In Sub-Saharan Africa, too many women, an estimated 202,000, died from giving life in 2020
The wonderful experience of giving life carries the risk of morbidity and mortality.
However, this risk is steadily declining in Sub-Saharan Africa. Between 2000 and 2020, the maternal mortality ratio has declined by one-third or from 807 to 545 maternal deaths per 100,000 live births. This is noteworthy; however, despite progress, the risk of dying while giving birth is still unacceptably high. Lifetime risk of maternal deaths in Sub-Saharan Africa is at least eight times higher than other regions.
In Sub-Saharan Africa, too many women, an estimated 202,000, died from giving life in 2020. This represents 70 per cent of global maternal deaths and translates into over 550 maternal deaths per day, which is one maternal death every two and half minutes. For every death, 20 to 30 more morbidities including obstetric fistula and perinatal mental health occur. The deaths leave behind devastated husbands, partners, children, communities, societies, and nations. Most of these maternal deaths could be prevented by improving availability, accessibility, acceptability and quality of human rights-based Sexual, Reproductive, Maternal, Neonatal, Child, Adolescent Health services.
One of the major barriers to improving access to comprehensive maternal and newborn care in Sub-Saharan Africa is the difficulty in ensuring availability of skilled, motivated, supported and regulated health providers. The good news is that well-trained and supported midwives have the potential to provide 90 per cent of all essential sexual, reproductive, maternal and new-born health services. The bad news is that currently they represent only 10 per cent of the health workforce.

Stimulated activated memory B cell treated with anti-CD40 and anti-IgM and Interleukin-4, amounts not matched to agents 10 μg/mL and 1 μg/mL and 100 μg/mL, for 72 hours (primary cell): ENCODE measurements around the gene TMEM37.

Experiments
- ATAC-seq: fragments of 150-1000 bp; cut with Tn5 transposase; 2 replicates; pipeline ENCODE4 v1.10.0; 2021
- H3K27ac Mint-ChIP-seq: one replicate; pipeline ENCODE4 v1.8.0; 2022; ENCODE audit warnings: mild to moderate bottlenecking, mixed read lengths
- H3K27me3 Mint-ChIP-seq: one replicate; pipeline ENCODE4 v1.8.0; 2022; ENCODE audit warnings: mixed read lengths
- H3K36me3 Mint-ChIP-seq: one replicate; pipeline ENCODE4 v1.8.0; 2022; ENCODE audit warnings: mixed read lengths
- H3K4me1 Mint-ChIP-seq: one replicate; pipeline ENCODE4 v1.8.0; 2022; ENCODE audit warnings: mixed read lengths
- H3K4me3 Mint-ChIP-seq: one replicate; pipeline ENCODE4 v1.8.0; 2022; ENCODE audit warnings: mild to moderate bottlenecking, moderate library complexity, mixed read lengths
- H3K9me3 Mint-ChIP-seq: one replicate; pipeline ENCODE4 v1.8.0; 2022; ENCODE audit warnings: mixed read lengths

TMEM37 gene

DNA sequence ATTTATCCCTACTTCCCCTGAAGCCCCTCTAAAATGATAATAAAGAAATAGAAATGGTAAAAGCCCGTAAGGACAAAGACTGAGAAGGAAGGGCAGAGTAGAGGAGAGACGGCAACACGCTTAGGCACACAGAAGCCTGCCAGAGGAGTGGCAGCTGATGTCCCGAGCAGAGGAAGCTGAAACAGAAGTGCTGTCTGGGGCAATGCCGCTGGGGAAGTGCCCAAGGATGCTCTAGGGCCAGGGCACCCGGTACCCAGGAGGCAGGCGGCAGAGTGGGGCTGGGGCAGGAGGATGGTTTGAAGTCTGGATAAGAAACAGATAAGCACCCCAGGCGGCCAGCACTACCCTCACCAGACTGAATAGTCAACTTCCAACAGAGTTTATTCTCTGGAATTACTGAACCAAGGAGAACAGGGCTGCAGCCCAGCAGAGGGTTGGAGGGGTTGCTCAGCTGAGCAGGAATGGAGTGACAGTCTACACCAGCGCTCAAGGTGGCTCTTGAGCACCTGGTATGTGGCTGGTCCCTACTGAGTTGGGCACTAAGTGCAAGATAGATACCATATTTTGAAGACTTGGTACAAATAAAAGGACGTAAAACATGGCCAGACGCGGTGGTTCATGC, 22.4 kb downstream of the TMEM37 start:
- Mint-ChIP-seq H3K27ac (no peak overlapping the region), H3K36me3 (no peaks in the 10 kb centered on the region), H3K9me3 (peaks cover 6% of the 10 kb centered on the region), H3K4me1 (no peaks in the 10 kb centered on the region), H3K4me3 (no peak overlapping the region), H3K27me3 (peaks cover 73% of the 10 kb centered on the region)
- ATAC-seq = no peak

Globally, there are 900,000 midwife deficits by 2035 with 500,000 in Africa.
As the United Nations’ sexual and reproductive health agency, UNFPA is a leader in supporting quality midwifery care across the world. We support governments to improve competency-based training, midwifery regulatory mechanisms and workforce policy that comply with international standards. We are also harnessing the power of technology to train midwives in remote areas or emergency crisis zones.
We are committed to strengthen ‘midwifery-led care’ as a critical pathway to end preventable maternal and new-born deaths and stillbirths.
We are not alone. We are glad to partner with the International Confederation of Midwives (ICM), the World Health Organization (WHO) and the United Nations Children’s Fund (UNICEF), and with more than 20 global partners from civil society, academia, private sector, professional bodies and development partners to host the 5th Global Midwifery Symposium on 7 and 8th May 2023, a pre-event to the International Maternal Newborn Health Conference (IMNHC2023).
During the Symposium, Global Partners appealed to the United Nations member states to: Promote midwifery care; Strengthen the Midwife Workforce; Improve Working Conditions and Support for Midwives; Address Barriers to Accessing Care from Midwives; Ensure Provision of Comprehensive Sexual and Reproductive Health Services and Rights (SRHR) by Midwives; and Monitor Progress and Strengthen Accountability.
The current pace of progress in preventing maternal deaths in Sub-Saharan Africa is significantly less than the pace of progress required to take the region closer to the Sustainable Development Goals target of 70 maternal deaths per 100,000 births by 2030. In fact, the current pace of progress needs to be improved by five-times to be able to meet the SDG-3 maternal mortality target in Sub-Saharan Africa.
African mothers deserve better. They deserve to feel safe and supported as they bring new life into the world. Investing in midwifery education, training, and professional development is the least we can do to deliver a brighter future for generations to come. Together, we can eliminate preventable maternal and newborn deaths, and empower every woman to give birth with confidence, without having to pay the ultimate price.
Let’s take action now, and make sure that no more lives are needlessly lost in the miracle of childbirth.